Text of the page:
Tuesdays with Morrie by Jeffrey Hatcher & Mitch Albom, Seattle Repertory Theatre, Directed by David Esbjornson, April 8 - May 7, 2006.
So the curtains fall on the Seattle Rep's season with a weeper, a soft, sentimental, feel-good piece based on a nationally-known best-seller. The theatrical equivalent of a chick-flick, all about emotions and lessons learned.
And, blast it all, if I wasn't crying at the end, and rising with the rest of the house in a standing ovation.
OK, so I am not made of stone. Now you know.
Here's the short version - the play is based on the book Mitch Ablom wrote about his former mentor, Morrie Schwartz. Morrie was Mitch's favorite professor in college. Mitch grew up, grew away, lost touch, made the big time as a sports journalist. Morrie get ALS (Lou Gehrig's disease) and starts dying. Mitch gets back in touch, and through regular Tuesday get-togethers, learns to be less of a schmuck.
And Mitch, in the play, is a schmuck. Played by Lorenzo Pisoni, he's that 90's kind of success story, someone superficially successful through sheer activity but inwardly hollow. The good news is that the play gets into the whys and wherefores of his nature as it gets towards how he learns to be a better person. Though to be honest, a zen sensei would be breaking his zen sensei staff over his zen sensei knees over the length of Mitch's path to enlightenment.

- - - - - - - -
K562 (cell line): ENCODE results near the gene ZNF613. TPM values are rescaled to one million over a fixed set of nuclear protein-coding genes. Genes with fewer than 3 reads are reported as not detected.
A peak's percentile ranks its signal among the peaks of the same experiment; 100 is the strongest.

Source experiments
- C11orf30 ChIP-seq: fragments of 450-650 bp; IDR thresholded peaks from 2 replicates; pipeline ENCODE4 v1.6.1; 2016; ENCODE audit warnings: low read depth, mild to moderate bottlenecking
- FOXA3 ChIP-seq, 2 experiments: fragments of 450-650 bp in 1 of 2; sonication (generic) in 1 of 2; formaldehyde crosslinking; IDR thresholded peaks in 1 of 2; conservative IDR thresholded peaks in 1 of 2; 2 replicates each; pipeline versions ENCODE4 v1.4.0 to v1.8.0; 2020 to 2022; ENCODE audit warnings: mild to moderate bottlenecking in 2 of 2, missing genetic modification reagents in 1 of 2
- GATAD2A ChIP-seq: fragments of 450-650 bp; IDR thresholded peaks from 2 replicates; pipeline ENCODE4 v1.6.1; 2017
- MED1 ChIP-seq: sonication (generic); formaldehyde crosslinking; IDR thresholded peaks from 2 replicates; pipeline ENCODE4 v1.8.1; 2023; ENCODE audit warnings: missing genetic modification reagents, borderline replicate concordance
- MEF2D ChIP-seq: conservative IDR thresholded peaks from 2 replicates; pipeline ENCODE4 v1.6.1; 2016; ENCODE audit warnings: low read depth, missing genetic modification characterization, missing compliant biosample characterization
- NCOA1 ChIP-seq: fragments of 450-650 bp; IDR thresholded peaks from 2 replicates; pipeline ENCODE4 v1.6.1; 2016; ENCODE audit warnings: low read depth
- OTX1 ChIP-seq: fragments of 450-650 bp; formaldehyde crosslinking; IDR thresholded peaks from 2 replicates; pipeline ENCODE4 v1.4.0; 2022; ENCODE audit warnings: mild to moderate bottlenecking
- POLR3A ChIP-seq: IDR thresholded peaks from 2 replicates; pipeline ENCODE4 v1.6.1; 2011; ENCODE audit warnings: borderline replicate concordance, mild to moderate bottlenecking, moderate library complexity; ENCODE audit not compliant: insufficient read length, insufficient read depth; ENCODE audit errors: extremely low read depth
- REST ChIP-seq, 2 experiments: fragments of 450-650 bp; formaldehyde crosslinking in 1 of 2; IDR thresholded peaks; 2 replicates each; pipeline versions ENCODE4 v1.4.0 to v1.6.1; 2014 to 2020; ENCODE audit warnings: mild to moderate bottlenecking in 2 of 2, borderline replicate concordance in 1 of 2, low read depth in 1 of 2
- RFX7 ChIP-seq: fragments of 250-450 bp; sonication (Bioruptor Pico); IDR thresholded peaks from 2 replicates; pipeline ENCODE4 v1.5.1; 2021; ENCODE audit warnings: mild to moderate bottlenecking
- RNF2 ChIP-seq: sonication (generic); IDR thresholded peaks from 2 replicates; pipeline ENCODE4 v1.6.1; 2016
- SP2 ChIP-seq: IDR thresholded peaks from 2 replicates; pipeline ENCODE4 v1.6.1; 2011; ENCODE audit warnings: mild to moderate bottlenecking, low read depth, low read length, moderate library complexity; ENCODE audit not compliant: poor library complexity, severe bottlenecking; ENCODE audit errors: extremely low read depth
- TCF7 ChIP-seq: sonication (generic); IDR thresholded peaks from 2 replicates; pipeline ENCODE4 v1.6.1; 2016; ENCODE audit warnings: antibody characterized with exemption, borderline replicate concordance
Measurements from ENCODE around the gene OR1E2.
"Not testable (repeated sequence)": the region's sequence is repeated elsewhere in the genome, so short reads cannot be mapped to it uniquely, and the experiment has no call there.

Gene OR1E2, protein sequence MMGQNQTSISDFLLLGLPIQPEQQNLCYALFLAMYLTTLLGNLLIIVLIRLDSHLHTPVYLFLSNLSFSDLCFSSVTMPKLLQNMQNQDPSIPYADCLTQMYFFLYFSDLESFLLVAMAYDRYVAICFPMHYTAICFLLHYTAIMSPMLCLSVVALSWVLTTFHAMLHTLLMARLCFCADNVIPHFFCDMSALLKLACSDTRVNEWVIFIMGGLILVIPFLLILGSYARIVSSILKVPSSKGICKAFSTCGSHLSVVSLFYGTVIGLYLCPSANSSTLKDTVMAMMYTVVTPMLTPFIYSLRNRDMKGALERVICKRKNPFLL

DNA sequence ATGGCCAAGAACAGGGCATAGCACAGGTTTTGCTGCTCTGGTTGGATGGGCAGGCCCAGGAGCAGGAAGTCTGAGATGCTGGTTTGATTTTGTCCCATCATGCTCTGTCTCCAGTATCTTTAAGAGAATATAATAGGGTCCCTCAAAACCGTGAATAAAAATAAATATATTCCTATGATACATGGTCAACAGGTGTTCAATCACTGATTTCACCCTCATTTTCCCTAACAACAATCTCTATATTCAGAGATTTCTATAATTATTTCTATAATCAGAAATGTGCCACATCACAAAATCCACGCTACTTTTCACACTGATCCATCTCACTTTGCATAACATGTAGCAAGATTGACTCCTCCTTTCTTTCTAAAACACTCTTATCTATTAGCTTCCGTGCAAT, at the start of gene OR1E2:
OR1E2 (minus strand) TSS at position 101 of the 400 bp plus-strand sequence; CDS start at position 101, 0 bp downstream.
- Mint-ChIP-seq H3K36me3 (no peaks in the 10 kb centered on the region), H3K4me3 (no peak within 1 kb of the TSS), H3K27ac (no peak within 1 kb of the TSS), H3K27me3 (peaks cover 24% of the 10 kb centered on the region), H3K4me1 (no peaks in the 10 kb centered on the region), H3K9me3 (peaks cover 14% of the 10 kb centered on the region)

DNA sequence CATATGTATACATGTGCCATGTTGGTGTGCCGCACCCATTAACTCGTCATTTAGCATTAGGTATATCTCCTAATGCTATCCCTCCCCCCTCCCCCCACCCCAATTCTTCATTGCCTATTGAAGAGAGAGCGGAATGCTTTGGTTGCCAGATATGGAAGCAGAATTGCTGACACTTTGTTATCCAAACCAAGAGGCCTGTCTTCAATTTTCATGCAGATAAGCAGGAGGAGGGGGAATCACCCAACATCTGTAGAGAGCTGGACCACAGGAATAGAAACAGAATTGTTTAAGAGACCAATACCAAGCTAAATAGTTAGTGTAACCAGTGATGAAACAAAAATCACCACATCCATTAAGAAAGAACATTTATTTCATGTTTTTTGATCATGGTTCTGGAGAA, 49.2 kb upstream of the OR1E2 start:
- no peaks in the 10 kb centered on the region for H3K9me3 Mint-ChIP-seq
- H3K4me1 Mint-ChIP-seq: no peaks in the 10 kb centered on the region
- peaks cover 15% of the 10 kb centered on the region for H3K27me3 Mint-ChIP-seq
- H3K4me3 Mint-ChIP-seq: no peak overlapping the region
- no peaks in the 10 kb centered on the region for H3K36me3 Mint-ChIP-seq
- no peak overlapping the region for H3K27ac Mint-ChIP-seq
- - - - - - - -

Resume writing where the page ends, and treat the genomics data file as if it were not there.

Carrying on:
And Morrie is that sensei, his death sentence from the disease pushing himself to reach out even more. Played by Alvin Epstein, Morrie is a character, and within moments of him arriving on the stage, you know this, and you're rooting for him. He's that lovable uncle, that kind mentor figure, that cool old guy that we all want to be someday. Epstein also doesn't stint on the debilitating nature of the disease, and that gives his common-sense wisdom and good nature the gravitas it needs to be less than mere sentimentality.
I don't think I've had a mentor of that type - non-blood relation, serious age difference. My main industry is relatively new, such that we were building our own tools as we went forward. Most of my generation of game designers were in the same age group, and are more of a band of brothers (and sisters) than mentor/students. But the Lovely Bride has this kind of relationship, a former English teacher, and early in the relationship (when we were in college), she was kind enough to share her. On the first meeting, she wanted to know about this new "Cyberpunk" sf. It's been good talking to her ever since (though it has been too long - she's taken to retiring to Florida for the winter when we're back in town for Thanksgiving).
So back to the play. Yep, it's sentimental. Yep, it plays on the heart strings. Yep, it has that self-improvement, feel-good nature that you connect with an afterschool special. But it works, and works well. And it was the first full-house standing ovation I've seen this season.
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